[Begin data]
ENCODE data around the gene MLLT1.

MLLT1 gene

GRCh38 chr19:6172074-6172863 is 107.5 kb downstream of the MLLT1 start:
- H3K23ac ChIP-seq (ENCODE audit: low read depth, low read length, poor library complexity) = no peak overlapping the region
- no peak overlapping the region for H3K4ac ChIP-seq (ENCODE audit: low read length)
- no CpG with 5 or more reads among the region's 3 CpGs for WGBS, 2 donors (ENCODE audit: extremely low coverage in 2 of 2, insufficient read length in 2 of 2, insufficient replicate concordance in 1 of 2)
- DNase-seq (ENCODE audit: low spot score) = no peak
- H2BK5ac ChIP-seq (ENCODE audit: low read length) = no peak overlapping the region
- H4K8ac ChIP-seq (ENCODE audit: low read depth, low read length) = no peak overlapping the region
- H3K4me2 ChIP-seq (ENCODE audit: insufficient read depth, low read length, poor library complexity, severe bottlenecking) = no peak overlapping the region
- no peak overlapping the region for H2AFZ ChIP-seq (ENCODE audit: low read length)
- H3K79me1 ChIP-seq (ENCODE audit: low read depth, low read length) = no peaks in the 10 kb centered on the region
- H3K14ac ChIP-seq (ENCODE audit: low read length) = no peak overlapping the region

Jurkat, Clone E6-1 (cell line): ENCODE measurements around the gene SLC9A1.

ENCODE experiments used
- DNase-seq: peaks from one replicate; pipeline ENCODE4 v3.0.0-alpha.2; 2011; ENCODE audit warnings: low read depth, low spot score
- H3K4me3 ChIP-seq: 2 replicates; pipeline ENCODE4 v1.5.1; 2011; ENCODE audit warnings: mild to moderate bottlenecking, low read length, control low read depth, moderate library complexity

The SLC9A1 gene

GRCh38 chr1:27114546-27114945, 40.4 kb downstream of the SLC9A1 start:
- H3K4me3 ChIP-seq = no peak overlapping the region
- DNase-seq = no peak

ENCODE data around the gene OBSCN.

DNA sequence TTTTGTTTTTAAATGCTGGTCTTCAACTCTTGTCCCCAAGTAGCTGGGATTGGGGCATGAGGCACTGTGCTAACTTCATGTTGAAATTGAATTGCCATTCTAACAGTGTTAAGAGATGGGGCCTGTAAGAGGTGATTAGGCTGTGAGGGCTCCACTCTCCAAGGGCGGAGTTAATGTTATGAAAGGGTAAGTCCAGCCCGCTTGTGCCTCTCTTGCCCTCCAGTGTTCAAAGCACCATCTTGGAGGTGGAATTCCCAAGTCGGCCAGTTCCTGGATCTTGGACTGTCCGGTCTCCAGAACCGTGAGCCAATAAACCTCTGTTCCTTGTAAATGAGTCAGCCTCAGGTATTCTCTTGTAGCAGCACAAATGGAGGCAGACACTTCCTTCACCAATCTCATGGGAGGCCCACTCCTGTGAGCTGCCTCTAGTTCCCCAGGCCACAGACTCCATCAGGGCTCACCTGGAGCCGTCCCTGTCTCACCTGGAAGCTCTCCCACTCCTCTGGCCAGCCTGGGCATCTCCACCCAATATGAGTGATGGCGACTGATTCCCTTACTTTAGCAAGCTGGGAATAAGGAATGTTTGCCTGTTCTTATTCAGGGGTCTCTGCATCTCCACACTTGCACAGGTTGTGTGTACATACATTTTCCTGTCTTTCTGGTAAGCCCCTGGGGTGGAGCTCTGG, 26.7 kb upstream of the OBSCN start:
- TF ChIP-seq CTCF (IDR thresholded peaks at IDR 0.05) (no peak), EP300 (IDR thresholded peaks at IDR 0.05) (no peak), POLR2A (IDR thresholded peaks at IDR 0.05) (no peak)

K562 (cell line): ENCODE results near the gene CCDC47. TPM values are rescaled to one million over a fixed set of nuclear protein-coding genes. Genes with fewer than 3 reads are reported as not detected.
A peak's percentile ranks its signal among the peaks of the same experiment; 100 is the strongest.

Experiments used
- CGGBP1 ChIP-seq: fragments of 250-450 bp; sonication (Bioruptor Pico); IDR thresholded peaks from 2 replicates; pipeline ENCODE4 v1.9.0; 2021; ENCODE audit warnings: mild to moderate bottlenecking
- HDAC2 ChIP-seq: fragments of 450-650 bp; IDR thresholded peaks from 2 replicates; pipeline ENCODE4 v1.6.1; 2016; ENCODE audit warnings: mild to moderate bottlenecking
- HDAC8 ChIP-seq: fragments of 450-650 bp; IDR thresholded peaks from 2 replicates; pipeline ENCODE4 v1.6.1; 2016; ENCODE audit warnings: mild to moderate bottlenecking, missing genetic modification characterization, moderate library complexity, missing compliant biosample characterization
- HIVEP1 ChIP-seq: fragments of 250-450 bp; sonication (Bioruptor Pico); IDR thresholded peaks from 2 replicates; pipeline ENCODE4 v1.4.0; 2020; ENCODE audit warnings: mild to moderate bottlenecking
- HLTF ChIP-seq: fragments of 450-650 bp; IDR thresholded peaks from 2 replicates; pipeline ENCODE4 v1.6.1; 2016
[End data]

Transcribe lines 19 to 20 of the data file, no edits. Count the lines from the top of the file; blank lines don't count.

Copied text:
GRCh38 chr1:27114546-27114945, 40.4 kb downstream of the SLC9A1 start:
- H3K4me3 ChIP-seq = no peak overlapping the region